I’ve recently been working on a project to demonstrate useage of Devise with SimpleDB. Today I’m going to take a short side trip to add Twitter Bootstrap to the project to get things looking a little nicer. I’ll cover add the framework to a rails project, initial page setup, and the specifics of modifying Devise views to be more bootstrapish.

In Part 1 I covered creating a new app and setting up Devise to use SimpleDB with the User model. It included some dirty hacks that were cleaned up in Part 2. The app still doesn’t have much of an interface, so in this post I’m going to add Twitter bootstrap to make things look a little nicer, and will add some conditional navigation to allow users to sing up, sign in, and log out. The instructions in this post are applicable to any rails app, not just the Devise/SimpleDB demo.

Install Twitter bootstrap

Add this to the Gemfile

$ gem "bootstrap-sass-rails", "~>"

Then run

$ bundle install

Then open app/assets/javascripts/application.js and add this line

//= require twitter/bootstrap

Then open app/assets/stylesheets/application.css and add a couple of lines on either side of the existing require lines so that it looks like this.

 *= require twitter/bootstrap
 *= require_self
 *= require_tree .
 *= require twitter/bootstrap/responsive

That’s all there is for installation.

Tweak the layout

Now we’re going to make the layout look a little nicer and we’ll add some links for “Sign in”, “Sign up”, and “Sign out”.

Open apps/views/layouts.html.erb and update the <body> section to look like this:

<div class="container-narrow">
  <div class="masthead">
    <%= render 'layouts/user_header' %>
    <h3 class="muted"><%= link_to "SimpleDevise", root_path %></h3>
    <h5 class="muted">A demo of using SimpleDB with Devise</h5>
  <hr />
  <%= yield %>

Then create a new file at app/views/layouts/_user_header.html.erb that contains this:

<ul class="nav nav-pills pull-right">
  <% if user_signed_in? %>
    <li><%= link_to "Sign out", destroy_user_session_path, :method => :delete %></li>
  <% else %>
    <li><%= link_to "Sign in", new_user_session_path %></li>
    <li><%= link_to "Sign up", new_user_registration_path %></li>
  <% end %>

Update the home page

Open app/views/static_pages/home.html.erb and replace the contents of the file with this:

<div class="jumbotron">
  <% if user_signed_in? %>
    <h1>Welcome back, trusted user!</h1>
    <p class="lead">
      You have signed in!  If this were a real app some sweet conent
      would go here.  But it's just a test.  You might want to sign out now.
    <%= link_to "Sign Out", destroy_user_session_path, :method => :delete, :class => 'btn btn-large btn-danger' %>
  <% else %>
    <h1>Welcome, new user!</h1>
    <p class="lead">
      You must sign in or sign up before you can access our super sweet,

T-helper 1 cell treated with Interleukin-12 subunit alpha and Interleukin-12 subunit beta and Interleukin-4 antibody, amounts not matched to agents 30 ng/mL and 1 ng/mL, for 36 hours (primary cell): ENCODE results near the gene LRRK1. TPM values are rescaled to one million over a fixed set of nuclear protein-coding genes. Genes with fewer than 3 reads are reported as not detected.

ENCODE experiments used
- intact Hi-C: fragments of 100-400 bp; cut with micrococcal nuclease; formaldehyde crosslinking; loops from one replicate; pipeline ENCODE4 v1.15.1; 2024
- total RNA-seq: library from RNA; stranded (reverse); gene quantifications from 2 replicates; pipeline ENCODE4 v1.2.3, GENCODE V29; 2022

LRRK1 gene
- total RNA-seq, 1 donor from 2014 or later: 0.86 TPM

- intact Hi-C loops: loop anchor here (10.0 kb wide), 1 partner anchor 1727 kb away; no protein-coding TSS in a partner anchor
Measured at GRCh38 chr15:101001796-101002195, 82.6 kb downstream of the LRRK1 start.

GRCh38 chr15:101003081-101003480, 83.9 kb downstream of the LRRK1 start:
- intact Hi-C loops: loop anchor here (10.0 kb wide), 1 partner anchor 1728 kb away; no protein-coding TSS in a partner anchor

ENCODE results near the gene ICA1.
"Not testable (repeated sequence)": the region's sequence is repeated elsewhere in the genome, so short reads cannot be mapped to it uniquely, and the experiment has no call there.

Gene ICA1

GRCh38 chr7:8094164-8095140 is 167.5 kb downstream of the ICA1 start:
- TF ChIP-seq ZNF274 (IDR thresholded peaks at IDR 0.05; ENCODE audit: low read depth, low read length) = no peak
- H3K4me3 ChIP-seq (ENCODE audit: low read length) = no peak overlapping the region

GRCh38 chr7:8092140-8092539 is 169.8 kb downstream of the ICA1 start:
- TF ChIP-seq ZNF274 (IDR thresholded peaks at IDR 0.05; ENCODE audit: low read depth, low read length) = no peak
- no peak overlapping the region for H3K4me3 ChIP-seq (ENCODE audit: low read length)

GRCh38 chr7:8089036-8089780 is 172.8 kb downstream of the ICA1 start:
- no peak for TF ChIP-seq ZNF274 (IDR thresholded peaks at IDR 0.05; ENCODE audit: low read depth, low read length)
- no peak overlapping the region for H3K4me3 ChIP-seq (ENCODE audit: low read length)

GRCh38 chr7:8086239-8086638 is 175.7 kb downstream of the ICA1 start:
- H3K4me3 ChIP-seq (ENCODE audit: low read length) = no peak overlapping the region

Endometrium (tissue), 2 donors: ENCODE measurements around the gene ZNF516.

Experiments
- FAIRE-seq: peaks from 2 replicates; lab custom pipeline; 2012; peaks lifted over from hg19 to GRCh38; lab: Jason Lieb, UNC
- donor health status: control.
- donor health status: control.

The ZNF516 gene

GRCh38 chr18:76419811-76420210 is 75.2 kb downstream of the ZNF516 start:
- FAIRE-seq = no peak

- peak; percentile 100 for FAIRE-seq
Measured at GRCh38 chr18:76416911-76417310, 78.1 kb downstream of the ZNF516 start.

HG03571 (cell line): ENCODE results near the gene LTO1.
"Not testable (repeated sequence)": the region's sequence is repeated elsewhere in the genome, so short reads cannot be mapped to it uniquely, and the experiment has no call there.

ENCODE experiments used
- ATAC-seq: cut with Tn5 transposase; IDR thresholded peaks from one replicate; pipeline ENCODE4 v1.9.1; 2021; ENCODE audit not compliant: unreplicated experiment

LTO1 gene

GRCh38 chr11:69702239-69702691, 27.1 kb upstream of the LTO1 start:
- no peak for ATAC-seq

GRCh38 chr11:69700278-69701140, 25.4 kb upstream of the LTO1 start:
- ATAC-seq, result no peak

top secret content.
    <div class="row-fluid">
      <div class="span6">
        <%= link_to "Sign In", new_user_session_path, :class => "btn btn-success" %>
      <div class="span6">
        <%= link_to "Sign Up", new_user_registration_path, :class => "btn btn-success" %>
  <% end %>

Now we have a nice looking home page.

Logged Out

You can click on the “Sign up” link to get a sign up form (which could use some tweaking).

Sign up

And finally, you have the awesome ‘protected’ content.

Logged In

Updating the Devise views

The forms generated by Devise could use a little polish. First we have to get Devise to generate a version of the views that we can modify. Just run this :

rails generate devise:views

That will generate a bunch of views in `app/views/devise`.

First we’ll tweak the sign up form which is in `app/views/devise/registrations/new.html.erb`. Twitter Bootstrap offers a nice looking style that will work well for this. After tweaking the markup, the form code looks like this:

<div class="border-form-div">
  <h2>Sign up</h2>
  <%= form_for(resource, :as => resource_name, :url => registration_path(resource_name)) do |f| %>
    <%= devise_error_messages! %>
    <%= f.email_field :email, :autofocus => true, :placeholder => 'Email address' %>
    <%= f.password_field :password, :placeholder => 'Password' %>
    <%= f.password_field :password_confirmation, :placeholder => 'Password confirmation' %>
    <%= f.submit "Sign up",:class=>'btn btn-primary' %>
  <% end %>
  <%= render "devise/shared/links" %>

Then open `app/views/devise/sessions/new.html.erb` and alter it to look like this:

<div class="border-form-div">
  <h2>Sign in</h2>
  <%= form_for(resource, :as => resource_name, :url => session_path(resource_name)) do |f| %>
    <%= f.email_field :email, :autofocus => true %>
    <%= f.password_field :password %>
    <% if devise_mapping.rememberable? -%>
      <label class="checkbox"> <%= f.label :remember_me %> Rembmer me </label>
    <% end -%>
    <%= f.submit "Sign in" %>
  <% end %>
  <%= render "devise/shared/links" %>

Then add just a bit of css to `app/assets/stylesheets/application.css`:

/* User sign in and sign forms. */
.border-form-div {
  max-width: 300px;
  padding: 19px 29px 29px;
  margin: 0 auto 20px;
  background-color: #fff;
  border: 1px solid #e5e5e5;
  -webkit-border-radius: 5px;
     -moz-border-radius: 5px;
          border-radius: 5px;
  -webkit-box-shadow: 0 1px 2px rgba(0,0,0,.05);
     -moz-box-shadow: 0 1px 2px rgba(0,0,0,.05);
          box-shadow: 0 1px 2px rgba(0,0,0,.05);
.border-form-div .form-signin-heading,
.border-form-div .checkbox {
  margin-bottom: 10px;
.border-form-div input[type="text"],
.border-form-div input[type="email"],
.border-form-div input[type="password"] {
  font-size: 16px;
  height: auto;
  margin-bottom: 15px;
  padding: 7px 9px;

Now the sign in and sign up pages are looking pretty good.

Sign up

Sign in

You can find this project on Github.